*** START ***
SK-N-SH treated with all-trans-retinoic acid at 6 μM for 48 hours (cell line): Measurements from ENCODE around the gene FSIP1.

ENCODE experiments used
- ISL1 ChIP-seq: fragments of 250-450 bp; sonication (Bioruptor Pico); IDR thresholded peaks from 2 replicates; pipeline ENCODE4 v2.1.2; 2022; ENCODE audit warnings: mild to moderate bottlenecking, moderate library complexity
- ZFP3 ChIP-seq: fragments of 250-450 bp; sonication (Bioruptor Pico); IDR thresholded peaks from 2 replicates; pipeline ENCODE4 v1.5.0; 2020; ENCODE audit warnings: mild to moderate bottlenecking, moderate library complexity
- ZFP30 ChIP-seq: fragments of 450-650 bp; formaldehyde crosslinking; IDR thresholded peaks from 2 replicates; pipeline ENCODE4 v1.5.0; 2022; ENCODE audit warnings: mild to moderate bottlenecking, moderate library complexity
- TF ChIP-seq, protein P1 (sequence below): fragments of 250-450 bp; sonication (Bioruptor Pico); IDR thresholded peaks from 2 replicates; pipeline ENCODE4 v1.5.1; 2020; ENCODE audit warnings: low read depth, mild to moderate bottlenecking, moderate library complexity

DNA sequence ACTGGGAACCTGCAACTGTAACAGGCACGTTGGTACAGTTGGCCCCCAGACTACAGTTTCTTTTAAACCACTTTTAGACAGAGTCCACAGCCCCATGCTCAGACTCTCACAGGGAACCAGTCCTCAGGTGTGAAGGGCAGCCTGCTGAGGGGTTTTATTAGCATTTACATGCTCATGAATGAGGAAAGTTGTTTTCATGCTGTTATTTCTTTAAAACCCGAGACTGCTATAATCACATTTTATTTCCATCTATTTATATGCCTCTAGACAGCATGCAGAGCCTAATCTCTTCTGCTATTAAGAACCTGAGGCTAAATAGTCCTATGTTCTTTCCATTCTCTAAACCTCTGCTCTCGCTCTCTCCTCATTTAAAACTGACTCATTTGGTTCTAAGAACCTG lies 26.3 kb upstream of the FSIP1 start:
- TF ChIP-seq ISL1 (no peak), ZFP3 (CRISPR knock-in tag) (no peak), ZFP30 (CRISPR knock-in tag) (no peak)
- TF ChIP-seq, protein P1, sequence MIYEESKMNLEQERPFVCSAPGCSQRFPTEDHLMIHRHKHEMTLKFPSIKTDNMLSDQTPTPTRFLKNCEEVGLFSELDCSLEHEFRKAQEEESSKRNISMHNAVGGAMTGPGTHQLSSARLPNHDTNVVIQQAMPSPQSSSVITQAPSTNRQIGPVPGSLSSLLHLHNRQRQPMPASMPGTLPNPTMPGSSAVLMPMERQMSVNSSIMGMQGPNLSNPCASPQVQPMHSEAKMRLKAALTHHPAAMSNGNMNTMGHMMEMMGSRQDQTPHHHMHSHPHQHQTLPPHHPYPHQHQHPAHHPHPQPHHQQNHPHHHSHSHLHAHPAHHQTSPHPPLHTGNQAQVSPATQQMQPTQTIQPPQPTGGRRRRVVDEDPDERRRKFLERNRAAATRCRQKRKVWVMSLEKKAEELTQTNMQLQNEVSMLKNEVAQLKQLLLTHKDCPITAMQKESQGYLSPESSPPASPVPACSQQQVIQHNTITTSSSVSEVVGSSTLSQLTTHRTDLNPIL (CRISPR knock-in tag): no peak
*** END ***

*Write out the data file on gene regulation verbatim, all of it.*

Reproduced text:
SK-N-SH treated with all-trans-retinoic acid at 6 μM for 48 hours (cell line): Measurements from ENCODE around the gene FSIP1.

ENCODE experiments used
- ISL1 ChIP-seq: fragments of 250-450 bp; sonication (Bioruptor Pico); IDR thresholded peaks from 2 replicates; pipeline ENCODE4 v2.1.2; 2022; ENCODE audit warnings: mild to moderate bottlenecking, moderate library complexity
- ZFP3 ChIP-seq: fragments of 250-450 bp; sonication (Bioruptor Pico); IDR thresholded peaks from 2 replicates; pipeline ENCODE4 v1.5.0; 2020; ENCODE audit warnings: mild to moderate bottlenecking, moderate library complexity
- ZFP30 ChIP-seq: fragments of 450-650 bp; formaldehyde crosslinking; IDR thresholded peaks from 2 replicates; pipeline ENCODE4 v1.5.0; 2022; ENCODE audit warnings: mild to moderate bottlenecking, moderate library complexity
- TF ChIP-seq, protein P1 (sequence below): fragments of 250-450 bp; sonication (Bioruptor Pico); IDR thresholded peaks from 2 replicates; pipeline ENCODE4 v1.5.1; 2020; ENCODE audit warnings: low read depth, mild to moderate bottlenecking, moderate library complexity

DNA sequence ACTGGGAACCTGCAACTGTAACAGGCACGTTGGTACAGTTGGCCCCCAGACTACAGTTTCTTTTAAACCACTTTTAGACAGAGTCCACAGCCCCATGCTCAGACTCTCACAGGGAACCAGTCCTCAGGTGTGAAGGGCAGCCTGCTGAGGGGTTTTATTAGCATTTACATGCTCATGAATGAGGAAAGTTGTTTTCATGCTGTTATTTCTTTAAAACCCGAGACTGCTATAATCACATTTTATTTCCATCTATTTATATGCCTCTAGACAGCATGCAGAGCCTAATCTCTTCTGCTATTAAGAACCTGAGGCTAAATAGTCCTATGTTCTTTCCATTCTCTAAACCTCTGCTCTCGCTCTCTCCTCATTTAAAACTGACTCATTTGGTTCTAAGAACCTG lies 26.3 kb upstream of the FSIP1 start:
- TF ChIP-seq ISL1 (no peak), ZFP3 (CRISPR knock-in tag) (no peak), ZFP30 (CRISPR knock-in tag) (no peak)
- TF ChIP-seq, protein P1, sequence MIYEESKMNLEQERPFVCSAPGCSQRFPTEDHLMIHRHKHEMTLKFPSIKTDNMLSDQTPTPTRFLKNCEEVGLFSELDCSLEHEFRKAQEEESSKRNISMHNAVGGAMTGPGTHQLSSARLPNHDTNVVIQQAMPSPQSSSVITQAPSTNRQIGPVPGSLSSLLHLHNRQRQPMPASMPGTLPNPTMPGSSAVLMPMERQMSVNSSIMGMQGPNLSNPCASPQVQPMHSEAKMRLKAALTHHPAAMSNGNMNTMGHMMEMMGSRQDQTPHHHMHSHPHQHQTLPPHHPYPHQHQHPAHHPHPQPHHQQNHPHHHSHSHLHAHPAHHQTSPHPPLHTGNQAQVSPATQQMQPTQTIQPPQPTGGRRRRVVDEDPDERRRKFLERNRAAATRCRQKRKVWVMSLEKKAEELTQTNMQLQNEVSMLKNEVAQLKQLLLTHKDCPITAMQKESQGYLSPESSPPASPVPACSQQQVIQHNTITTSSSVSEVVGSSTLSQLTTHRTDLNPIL (CRISPR knock-in tag): no peak